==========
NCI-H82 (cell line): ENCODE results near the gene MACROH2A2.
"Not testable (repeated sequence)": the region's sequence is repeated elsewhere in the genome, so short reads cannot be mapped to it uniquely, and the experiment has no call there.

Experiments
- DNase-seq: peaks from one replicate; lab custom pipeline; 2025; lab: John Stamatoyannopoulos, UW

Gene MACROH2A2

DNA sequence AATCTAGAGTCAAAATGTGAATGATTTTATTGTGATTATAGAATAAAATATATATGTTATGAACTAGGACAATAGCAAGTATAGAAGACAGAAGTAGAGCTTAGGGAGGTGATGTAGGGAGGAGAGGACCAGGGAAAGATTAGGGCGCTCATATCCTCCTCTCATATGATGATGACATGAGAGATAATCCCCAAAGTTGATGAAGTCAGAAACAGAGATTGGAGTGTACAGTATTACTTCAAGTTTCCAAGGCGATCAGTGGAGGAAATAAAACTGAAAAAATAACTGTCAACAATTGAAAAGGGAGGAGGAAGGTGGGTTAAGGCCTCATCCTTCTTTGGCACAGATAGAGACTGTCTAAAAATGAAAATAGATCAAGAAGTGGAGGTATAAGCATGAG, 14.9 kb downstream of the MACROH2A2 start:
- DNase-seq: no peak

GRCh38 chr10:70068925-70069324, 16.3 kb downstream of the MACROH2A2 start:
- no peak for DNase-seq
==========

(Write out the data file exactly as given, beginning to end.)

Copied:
NCI-H82 (cell line): ENCODE results near the gene MACROH2A2.
"Not testable (repeated sequence)": the region's sequence is repeated elsewhere in the genome, so short reads cannot be mapped to it uniquely, and the experiment has no call there.

Experiments
- DNase-seq: peaks from one replicate; lab custom pipeline; 2025; lab: John Stamatoyannopoulos, UW

Gene MACROH2A2

DNA sequence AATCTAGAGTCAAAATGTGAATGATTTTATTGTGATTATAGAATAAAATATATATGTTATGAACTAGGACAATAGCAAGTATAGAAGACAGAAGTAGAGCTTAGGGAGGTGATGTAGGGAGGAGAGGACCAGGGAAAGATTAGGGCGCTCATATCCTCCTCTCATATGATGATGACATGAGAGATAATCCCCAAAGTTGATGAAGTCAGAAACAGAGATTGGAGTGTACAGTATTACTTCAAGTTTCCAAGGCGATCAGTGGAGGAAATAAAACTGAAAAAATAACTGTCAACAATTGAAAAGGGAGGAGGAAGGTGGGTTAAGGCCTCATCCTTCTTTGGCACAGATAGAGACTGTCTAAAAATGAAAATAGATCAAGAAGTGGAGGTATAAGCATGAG, 14.9 kb downstream of the MACROH2A2 start:
- DNase-seq: no peak

GRCh38 chr10:70068925-70069324, 16.3 kb downstream of the MACROH2A2 start:
- no peak for DNase-seq